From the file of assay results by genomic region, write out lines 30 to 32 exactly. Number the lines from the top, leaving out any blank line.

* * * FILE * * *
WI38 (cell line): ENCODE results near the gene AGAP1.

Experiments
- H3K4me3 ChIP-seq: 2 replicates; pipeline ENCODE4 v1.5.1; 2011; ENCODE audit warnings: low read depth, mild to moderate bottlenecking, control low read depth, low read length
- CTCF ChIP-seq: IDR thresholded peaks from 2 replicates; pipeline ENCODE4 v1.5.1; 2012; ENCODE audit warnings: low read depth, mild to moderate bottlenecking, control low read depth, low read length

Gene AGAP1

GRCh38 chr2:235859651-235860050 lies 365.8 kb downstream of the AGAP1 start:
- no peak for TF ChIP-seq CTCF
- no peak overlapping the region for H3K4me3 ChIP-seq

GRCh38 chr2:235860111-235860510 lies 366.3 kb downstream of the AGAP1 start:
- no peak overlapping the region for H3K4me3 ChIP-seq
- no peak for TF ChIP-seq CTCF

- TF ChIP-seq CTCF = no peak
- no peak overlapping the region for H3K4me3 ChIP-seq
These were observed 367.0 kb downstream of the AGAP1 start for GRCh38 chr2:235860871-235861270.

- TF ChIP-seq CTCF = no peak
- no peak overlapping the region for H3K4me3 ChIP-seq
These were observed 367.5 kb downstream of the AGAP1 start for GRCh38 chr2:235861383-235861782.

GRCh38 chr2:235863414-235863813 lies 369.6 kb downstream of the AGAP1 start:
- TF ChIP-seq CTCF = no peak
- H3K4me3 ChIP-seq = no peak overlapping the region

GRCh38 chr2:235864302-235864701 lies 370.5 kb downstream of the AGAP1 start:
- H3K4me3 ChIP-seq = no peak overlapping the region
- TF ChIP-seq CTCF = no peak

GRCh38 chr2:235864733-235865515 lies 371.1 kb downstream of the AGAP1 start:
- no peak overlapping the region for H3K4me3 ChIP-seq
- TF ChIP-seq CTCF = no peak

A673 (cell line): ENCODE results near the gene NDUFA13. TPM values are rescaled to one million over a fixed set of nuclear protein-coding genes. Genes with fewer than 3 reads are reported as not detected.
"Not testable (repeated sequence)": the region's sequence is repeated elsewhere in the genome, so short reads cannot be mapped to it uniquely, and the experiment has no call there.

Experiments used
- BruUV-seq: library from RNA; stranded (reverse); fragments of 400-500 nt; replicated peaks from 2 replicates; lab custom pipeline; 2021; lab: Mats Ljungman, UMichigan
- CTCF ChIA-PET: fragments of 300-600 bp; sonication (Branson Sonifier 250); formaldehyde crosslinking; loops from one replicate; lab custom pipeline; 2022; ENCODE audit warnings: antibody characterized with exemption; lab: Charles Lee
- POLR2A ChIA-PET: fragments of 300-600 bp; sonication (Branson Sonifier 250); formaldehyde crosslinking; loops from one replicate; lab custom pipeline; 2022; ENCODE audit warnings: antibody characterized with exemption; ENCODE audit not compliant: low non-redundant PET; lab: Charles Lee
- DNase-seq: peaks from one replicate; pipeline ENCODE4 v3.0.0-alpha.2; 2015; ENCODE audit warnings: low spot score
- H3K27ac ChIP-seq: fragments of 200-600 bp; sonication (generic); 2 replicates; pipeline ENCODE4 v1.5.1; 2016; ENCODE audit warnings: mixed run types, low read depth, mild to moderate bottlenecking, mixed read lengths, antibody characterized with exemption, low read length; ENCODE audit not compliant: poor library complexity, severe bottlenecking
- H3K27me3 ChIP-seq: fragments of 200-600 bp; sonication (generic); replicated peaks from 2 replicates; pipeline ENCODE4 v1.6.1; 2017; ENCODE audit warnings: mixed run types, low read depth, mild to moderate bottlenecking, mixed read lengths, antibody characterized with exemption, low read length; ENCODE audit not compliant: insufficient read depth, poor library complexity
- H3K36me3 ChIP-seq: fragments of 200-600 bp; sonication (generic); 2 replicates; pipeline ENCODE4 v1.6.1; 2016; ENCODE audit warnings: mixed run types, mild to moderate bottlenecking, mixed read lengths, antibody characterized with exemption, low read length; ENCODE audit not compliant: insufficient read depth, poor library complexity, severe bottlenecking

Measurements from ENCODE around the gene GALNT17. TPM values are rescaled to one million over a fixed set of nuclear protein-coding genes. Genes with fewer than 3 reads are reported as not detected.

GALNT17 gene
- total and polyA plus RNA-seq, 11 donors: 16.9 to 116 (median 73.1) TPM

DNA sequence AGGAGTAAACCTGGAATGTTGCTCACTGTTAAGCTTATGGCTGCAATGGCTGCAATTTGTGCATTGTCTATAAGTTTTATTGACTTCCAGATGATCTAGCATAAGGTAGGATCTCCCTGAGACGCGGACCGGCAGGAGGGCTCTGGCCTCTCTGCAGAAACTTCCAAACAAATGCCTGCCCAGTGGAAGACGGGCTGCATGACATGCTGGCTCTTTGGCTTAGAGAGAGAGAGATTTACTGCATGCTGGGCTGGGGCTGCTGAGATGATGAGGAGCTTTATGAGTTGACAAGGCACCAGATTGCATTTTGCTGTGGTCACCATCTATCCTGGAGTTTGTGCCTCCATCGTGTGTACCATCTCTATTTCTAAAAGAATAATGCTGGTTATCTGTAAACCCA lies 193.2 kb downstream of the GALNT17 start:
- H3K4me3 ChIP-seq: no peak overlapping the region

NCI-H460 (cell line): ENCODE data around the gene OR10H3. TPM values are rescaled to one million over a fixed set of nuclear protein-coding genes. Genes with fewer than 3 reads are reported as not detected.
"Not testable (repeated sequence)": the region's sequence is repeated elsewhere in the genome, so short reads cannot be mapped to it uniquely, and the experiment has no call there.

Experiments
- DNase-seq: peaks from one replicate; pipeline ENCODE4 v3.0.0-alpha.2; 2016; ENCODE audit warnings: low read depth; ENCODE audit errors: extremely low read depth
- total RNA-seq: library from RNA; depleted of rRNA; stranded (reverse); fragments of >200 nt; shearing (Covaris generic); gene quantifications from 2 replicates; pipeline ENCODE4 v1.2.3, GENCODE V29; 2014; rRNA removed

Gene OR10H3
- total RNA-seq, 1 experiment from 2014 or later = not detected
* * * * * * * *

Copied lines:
- BruUV-seq: library from RNA; stranded (reverse); fragments of 400-500 nt; replicated peaks from 2 replicates; lab custom pipeline; 2021; lab: Mats Ljungman, UMichigan
- CTCF ChIA-PET: fragments of 300-600 bp; sonication (Branson Sonifier 250); formaldehyde crosslinking; loops from one replicate; lab custom pipeline; 2022; ENCODE audit warnings: antibody characterized with exemption; lab: Charles Lee
- POLR2A ChIA-PET: fragments of 300-600 bp; sonication (Branson Sonifier 250); formaldehyde crosslinking; loops from one replicate; lab custom pipeline; 2022; ENCODE audit warnings: antibody characterized with exemption; ENCODE audit not compliant: low non-redundant PET; lab: Charles Lee